By employing an enhancer-promoter with well-known properties, the level and pattern of gene product expression can be optimized. For example, selection of an enhancer-promoter that is active specifically in cardiac cells permits tissue-specific expression of the gene product. A preferred cardiac muscle specific enhancer-promoter is a cardiac isoform troponin C (cTNC) promoter (See e.g., Parmacek et al., 1992 and Parmacek et al., 1990). Still further, selection of an enhancer-promoter that is regulated in response to a specific physiologic signal can permit inducible gene product expression.

4. Transription-terminating Region

A coding sequence of an adenovirus vector construct is operatively linked to a transcription terminating region. RNA polymerase transcribes an encoding DNA sequence through a site where polyadenylation occurs. Typically, DNA sequences located a few hundred base pairs downstream of the polyadenylation site serve to terminate transcription. Those DNA sequences are referred to herein as transcription-termination regions. Those regions are required for efficient polyadenylation of transcribed messenger RNA (mRNA).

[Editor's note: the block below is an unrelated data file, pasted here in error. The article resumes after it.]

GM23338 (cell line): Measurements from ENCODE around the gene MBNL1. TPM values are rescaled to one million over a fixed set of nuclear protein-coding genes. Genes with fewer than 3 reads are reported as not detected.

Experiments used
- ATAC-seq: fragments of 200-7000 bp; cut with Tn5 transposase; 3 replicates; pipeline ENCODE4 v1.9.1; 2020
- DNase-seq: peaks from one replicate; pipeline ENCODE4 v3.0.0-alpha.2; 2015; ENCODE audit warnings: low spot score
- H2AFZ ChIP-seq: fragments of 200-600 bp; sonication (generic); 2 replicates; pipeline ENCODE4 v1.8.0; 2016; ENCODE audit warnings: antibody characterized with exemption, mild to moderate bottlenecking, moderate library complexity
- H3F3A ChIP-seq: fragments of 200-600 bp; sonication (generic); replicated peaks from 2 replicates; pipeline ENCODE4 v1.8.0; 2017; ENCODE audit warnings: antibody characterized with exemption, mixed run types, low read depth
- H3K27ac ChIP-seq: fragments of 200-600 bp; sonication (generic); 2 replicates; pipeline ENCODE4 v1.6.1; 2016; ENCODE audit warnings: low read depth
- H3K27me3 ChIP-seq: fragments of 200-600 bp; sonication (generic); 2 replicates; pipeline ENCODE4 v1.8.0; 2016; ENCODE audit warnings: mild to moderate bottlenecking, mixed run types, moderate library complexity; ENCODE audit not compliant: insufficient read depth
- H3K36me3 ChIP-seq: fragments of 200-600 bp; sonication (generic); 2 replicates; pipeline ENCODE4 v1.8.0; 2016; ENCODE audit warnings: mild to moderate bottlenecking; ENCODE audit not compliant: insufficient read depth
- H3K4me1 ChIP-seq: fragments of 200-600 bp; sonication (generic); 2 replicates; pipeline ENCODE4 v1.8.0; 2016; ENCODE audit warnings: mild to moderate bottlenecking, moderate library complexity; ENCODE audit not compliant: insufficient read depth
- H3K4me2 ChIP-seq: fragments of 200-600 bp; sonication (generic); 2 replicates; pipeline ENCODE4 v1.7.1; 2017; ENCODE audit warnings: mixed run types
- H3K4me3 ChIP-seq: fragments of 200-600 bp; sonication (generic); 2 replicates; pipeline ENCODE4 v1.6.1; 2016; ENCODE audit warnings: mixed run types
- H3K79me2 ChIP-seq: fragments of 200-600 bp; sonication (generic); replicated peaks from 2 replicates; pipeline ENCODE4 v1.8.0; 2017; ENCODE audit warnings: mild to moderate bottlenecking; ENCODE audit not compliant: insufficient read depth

Transcription-terminating regions are well known in the art. A preferred transcription-terminating region used in an adenovirus vector construct of the present invention comprises a polyadenylation signal of SV40 or the protanine gene.

5. Delivering